How to Choose the Right Continuing Care Programme?
Continuing care can take many forms – the type of programme you choose to partake in should be determined in partnership with a skilled counselor in order to select one that will be the most effective and logistically feasible for you. While it does not make sense to overcommit to an agenda that will be too stressful or unrealistic to maintain, you should approach this process with an attitude of commitment and seriousness. There must be a careful balance between practicality and effort in order for a continuing care programme to be sustainable in the long run.
Many outpatient rehabs offer a formal continuing care program for those completing a long-term treatment programme with them, or people returning from inpatient rehab – as an option to extend their recovery process. These programmes are run by specially trained counsellors and involve group therapy and individual sessions. Information on addiction, recovery processes, challenges, and suggestions are shared.
Outpatient programmes typically offer relapse prevention education and continuing care support as part of an overall strategy for maintaining sobriety once a client leaves inpatient treatment. Outpatient continuing care introduces skills to prevent relapse, helps with social skills, tools for managing stress, anxiety, or depression and understanding family struggles.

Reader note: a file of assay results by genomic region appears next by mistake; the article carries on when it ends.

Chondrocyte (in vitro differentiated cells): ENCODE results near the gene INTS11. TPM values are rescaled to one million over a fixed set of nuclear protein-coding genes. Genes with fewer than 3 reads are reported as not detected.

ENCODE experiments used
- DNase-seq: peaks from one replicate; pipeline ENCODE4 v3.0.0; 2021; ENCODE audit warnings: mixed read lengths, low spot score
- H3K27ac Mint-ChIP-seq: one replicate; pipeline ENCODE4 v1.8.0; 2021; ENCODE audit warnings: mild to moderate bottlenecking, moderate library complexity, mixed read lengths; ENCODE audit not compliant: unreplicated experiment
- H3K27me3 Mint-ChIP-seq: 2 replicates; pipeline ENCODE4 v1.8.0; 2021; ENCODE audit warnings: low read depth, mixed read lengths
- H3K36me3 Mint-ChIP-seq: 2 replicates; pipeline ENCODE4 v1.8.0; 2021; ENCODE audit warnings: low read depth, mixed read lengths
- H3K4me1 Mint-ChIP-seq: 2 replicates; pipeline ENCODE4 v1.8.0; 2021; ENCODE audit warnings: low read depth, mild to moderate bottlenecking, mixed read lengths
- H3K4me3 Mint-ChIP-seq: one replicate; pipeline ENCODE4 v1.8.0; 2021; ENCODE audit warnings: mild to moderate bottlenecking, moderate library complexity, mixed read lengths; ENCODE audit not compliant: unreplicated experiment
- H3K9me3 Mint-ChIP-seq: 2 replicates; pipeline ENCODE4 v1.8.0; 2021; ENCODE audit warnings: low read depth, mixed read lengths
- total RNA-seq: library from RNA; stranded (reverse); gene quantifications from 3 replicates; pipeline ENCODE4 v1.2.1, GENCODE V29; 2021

Outpatient continuing care services may even include social activities and occasional recreational outings with other recovering addicts. The idea is to create a supportive and inclusive environment in which people in recovery can feel comfortable and free from judgment.
Support groups are an important part of any continuing care plan and can be accessed on your own. Some addiction recovery support groups specialize in specific types of addiction (drugs, alcohol, gambling, etc.) while others offer general support.
Being as many addiction treatment programmes are based on the 12-step model, it is very common for those exiting a long-term treatment programme to immediately begin attending Alcoholics Anonymous or Narcotics Anonymous meetings as they are also based on this model. AA and NA meetings offer guidance on how to integrate principles learned in rehab into real life, and a venue to discuss and work through challenges with others who are going or have already gone through similar processes.